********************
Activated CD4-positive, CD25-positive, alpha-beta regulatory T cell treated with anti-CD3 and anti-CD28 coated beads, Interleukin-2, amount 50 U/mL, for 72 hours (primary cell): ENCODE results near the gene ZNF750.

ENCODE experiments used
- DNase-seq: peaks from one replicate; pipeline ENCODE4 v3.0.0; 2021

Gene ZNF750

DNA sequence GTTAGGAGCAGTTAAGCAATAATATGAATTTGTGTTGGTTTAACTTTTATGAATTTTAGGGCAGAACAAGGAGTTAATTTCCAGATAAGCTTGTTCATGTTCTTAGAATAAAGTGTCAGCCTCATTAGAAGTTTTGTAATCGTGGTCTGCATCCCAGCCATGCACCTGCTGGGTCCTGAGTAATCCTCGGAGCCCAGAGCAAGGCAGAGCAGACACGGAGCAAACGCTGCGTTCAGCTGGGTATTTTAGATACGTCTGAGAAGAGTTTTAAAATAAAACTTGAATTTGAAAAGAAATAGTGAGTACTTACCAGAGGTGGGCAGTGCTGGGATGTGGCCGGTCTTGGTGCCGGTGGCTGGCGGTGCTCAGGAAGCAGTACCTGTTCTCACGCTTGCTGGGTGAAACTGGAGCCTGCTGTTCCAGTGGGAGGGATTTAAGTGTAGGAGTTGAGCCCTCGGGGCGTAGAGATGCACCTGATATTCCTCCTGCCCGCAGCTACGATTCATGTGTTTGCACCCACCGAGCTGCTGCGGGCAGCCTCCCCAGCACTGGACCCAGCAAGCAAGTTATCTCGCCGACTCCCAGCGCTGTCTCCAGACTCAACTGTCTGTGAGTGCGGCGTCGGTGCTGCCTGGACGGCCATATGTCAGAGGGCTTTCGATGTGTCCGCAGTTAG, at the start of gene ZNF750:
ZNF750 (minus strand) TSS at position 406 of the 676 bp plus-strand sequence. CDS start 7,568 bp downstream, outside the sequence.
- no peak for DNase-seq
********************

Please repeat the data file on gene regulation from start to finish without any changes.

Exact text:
Activated CD4-positive, CD25-positive, alpha-beta regulatory T cell treated with anti-CD3 and anti-CD28 coated beads, Interleukin-2, amount 50 U/mL, for 72 hours (primary cell): ENCODE results near the gene ZNF750.

ENCODE experiments used
- DNase-seq: peaks from one replicate; pipeline ENCODE4 v3.0.0; 2021

Gene ZNF750

DNA sequence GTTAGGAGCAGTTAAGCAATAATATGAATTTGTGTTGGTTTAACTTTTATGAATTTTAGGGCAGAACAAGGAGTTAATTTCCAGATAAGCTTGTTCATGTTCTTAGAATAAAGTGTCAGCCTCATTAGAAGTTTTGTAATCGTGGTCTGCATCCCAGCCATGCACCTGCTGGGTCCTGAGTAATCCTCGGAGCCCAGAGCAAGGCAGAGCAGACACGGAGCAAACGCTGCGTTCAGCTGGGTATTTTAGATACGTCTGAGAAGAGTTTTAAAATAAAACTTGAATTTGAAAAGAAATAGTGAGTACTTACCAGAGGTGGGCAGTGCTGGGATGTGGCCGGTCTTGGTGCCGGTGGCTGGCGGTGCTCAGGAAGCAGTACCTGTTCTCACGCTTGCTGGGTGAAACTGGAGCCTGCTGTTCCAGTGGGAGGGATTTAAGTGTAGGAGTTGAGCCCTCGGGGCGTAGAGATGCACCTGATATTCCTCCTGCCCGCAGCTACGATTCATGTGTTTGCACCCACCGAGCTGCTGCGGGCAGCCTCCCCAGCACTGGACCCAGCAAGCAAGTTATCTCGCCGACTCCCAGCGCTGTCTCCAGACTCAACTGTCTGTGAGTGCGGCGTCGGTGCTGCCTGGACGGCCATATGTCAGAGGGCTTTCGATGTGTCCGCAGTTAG, at the start of gene ZNF750:
ZNF750 (minus strand) TSS at position 406 of the 676 bp plus-strand sequence. CDS start 7,568 bp downstream, outside the sequence.
- no peak for DNase-seq